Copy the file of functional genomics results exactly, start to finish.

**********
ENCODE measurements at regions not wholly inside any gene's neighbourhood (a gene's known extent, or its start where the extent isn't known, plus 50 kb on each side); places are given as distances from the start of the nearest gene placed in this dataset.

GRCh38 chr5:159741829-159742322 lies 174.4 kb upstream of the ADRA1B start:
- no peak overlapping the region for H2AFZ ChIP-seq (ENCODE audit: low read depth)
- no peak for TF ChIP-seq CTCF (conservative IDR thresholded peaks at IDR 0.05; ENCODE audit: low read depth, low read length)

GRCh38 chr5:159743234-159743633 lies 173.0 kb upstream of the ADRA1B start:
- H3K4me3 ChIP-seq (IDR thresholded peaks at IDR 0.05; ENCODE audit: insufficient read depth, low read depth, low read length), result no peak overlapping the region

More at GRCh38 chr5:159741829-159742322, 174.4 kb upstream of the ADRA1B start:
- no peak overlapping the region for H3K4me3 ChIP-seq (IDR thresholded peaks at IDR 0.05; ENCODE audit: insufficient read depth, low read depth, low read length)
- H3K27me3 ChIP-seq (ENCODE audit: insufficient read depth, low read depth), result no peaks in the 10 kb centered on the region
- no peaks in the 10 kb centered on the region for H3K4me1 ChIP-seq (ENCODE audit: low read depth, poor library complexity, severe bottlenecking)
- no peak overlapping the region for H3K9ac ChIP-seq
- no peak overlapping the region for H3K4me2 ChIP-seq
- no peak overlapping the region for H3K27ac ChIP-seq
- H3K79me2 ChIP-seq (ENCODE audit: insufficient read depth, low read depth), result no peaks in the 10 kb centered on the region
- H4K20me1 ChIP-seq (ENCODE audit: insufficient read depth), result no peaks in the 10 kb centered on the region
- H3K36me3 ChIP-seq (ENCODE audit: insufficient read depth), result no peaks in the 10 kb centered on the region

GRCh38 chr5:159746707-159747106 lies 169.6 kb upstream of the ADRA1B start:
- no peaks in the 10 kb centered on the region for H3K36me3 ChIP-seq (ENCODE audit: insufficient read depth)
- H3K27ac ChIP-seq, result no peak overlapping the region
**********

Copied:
ENCODE measurements at regions not wholly inside any gene's neighbourhood (a gene's known extent, or its start where the extent isn't known, plus 50 kb on each side); places are given as distances from the start of the nearest gene placed in this dataset.

GRCh38 chr5:159741829-159742322 lies 174.4 kb upstream of the ADRA1B start:
- no peak overlapping the region for H2AFZ ChIP-seq (ENCODE audit: low read depth)
- no peak for TF ChIP-seq CTCF (conservative IDR thresholded peaks at IDR 0.05; ENCODE audit: low read depth, low read length)

GRCh38 chr5:159743234-159743633 lies 173.0 kb upstream of the ADRA1B start:
- H3K4me3 ChIP-seq (IDR thresholded peaks at IDR 0.05; ENCODE audit: insufficient read depth, low read depth, low read length), result no peak overlapping the region

More at GRCh38 chr5:159741829-159742322, 174.4 kb upstream of the ADRA1B start:
- no peak overlapping the region for H3K4me3 ChIP-seq (IDR thresholded peaks at IDR 0.05; ENCODE audit: insufficient read depth, low read depth, low read length)
- H3K27me3 ChIP-seq (ENCODE audit: insufficient read depth, low read depth), result no peaks in the 10 kb centered on the region
- no peaks in the 10 kb centered on the region for H3K4me1 ChIP-seq (ENCODE audit: low read depth, poor library complexity, severe bottlenecking)
- no peak overlapping the region for H3K9ac ChIP-seq
- no peak overlapping the region for H3K4me2 ChIP-seq
- no peak overlapping the region for H3K27ac ChIP-seq
- H3K79me2 ChIP-seq (ENCODE audit: insufficient read depth, low read depth), result no peaks in the 10 kb centered on the region
- H4K20me1 ChIP-seq (ENCODE audit: insufficient read depth), result no peaks in the 10 kb centered on the region
- H3K36me3 ChIP-seq (ENCODE audit: insufficient read depth), result no peaks in the 10 kb centered on the region

GRCh38 chr5:159746707-159747106 lies 169.6 kb upstream of the ADRA1B start:
- no peaks in the 10 kb centered on the region for H3K36me3 ChIP-seq (ENCODE audit: insufficient read depth)
- H3K27ac ChIP-seq, result no peak overlapping the region